‘Hong Kong add oil’ festive lights banned by government: District councillor

A minibus sign keychain with the phrase “add oil,” a popular expression of encouragement, in English and Chinese. Photo: Facebook/HAWK LTD 巧佳小巴用品
A minibus sign keychain with the phrase “add oil,” a popular expression of encouragement, in English and Chinese. Photo: Facebook/HAWK LTD 巧佳小巴用品

Authorities have rejected a district council’s proposal for festive lights reading “Hong Kong add oil,” claiming that the popular expression carries political implications.

The Home Affairs Department, a government agency that overseas district and community relations, told the Yau Tsim Mong district council Tuesday it was turning down the suggested phrase to “avoid causing misunderstanding and affect social harmony.”

In a Facebook post Tuesday night, Mong Kok district councillor Ben Lam wrote: “‘Add oil Hong Kong’ as a slogan for festive lights has officially been banned.”

The festive lights, which will be displayed in the Yau Tsim Mong district to welcome 2021, will instead read “best wishes for the new year,” authorities decided.

Lam told Coconuts he did not understand why “Hong Kong add oil” was barred when it is a neutral phrase spoken across political parties.

“Add oil,” which made the Oxford English Dictionary in 2018, is as much a popular pro-democracy protests refrain as it is a general expression of encouragement in the city.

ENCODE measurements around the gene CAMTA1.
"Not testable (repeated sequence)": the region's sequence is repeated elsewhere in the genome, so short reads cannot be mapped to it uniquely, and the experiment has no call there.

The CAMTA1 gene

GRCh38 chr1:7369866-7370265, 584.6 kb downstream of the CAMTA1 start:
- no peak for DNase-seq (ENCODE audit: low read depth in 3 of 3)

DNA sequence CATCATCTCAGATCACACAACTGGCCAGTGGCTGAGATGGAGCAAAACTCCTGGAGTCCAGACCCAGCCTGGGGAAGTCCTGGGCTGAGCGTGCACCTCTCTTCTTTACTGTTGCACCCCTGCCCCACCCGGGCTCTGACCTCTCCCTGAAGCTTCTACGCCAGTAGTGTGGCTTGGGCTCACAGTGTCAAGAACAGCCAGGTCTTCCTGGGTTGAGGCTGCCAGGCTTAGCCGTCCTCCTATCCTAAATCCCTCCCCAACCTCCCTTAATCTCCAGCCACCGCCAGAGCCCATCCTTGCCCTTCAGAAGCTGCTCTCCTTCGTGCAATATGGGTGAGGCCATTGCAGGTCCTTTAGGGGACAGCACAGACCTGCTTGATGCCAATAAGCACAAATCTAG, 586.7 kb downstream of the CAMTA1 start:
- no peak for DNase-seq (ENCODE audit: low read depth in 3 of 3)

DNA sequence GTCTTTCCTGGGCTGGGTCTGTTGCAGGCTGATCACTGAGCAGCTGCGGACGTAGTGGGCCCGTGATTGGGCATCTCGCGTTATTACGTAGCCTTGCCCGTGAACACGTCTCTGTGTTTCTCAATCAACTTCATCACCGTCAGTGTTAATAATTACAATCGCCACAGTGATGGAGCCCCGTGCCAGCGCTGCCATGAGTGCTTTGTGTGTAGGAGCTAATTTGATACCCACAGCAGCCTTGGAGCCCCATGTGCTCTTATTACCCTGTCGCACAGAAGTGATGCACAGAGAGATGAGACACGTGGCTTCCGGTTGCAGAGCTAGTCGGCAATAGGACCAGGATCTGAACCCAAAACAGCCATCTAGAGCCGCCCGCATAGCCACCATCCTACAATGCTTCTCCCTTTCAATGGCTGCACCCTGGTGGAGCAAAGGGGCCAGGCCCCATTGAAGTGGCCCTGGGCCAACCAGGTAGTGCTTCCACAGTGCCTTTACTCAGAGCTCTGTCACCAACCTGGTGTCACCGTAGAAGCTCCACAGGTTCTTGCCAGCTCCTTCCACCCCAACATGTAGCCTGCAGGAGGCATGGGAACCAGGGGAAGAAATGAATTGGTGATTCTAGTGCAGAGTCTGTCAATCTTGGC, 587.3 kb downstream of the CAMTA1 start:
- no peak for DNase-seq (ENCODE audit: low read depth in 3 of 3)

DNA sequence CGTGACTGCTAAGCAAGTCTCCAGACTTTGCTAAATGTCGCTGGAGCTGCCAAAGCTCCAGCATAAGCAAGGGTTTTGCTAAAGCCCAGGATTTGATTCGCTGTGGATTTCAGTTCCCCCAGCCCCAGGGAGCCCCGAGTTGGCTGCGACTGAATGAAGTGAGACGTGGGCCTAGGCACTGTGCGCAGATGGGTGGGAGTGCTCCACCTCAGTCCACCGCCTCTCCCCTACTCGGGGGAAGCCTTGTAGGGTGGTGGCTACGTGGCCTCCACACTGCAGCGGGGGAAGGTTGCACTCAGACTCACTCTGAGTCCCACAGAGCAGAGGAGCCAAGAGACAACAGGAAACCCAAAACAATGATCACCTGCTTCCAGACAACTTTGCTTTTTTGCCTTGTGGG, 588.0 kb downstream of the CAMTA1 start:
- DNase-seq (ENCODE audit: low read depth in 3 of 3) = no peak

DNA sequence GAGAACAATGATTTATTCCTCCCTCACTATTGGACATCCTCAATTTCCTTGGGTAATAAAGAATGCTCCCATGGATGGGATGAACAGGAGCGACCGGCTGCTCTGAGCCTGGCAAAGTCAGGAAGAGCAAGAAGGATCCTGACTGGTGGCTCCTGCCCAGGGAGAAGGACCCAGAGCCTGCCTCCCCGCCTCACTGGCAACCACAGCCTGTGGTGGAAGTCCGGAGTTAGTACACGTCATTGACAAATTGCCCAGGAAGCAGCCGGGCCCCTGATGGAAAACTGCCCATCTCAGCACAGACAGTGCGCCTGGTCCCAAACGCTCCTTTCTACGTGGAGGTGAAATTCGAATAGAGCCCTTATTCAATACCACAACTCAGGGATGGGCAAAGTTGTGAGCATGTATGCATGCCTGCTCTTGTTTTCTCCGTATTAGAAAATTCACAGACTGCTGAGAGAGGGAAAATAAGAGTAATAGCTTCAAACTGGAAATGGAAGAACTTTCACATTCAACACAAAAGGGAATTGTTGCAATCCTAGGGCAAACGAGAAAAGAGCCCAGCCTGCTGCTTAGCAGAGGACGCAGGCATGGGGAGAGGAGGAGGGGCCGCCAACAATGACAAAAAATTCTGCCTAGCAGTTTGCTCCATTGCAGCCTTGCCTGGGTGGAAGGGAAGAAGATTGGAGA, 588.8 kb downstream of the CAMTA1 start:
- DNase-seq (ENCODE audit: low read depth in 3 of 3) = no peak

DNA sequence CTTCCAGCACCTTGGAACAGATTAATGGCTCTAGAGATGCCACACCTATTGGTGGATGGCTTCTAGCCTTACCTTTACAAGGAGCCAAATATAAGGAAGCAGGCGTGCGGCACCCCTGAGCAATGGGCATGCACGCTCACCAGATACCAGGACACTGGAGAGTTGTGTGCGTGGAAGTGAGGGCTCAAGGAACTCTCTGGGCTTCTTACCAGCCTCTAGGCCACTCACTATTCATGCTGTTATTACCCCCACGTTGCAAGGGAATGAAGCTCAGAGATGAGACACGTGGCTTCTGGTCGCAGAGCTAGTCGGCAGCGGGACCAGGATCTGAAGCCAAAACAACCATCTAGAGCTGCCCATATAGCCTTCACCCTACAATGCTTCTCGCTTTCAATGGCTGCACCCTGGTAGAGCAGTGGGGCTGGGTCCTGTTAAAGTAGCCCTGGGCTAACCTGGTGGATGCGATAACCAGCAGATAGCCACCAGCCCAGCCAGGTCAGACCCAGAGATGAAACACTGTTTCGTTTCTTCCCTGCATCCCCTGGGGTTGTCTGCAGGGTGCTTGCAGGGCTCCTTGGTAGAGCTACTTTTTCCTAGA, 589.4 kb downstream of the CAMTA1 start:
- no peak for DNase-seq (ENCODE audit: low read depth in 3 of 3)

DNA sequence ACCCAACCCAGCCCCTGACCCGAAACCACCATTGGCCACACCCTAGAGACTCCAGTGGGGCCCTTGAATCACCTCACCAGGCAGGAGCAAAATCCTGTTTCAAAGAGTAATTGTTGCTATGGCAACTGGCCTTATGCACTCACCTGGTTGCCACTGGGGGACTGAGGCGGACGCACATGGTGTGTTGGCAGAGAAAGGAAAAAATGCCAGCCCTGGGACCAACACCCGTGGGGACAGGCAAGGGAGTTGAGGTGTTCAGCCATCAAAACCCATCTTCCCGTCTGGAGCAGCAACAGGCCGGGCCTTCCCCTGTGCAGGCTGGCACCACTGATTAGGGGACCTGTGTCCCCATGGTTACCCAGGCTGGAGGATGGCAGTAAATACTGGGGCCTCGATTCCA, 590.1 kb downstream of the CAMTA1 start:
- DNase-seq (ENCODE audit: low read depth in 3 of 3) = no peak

As Lam pointed out, Chief Executive Carrie Lam has used the slogan in her social media posts before.

When the COVID-19 epidemic began in the Chinese city of Wuhan, the phrase—which is also expressed in Mandarin—lit up buildings across China, a sign of solidarity with healthcare workers on the frontlines of the crisis.

During the 2008 Beijing Olympics, Hong Kong authorities also branded “Add oil China! Add oil Hong Kong” as an official chant to cheer on athletes.

“Why would this phrase cause misunderstanding and affect social harmony? I don’t understand. The government needs to address this,” Lam said.

Coconuts reached out to the Home Affairs Department for comment but has not received a response at the time of writing.

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CITY: HONG KONGCATEGORY: NEWSSUB-CATEGORIES: POLITICS

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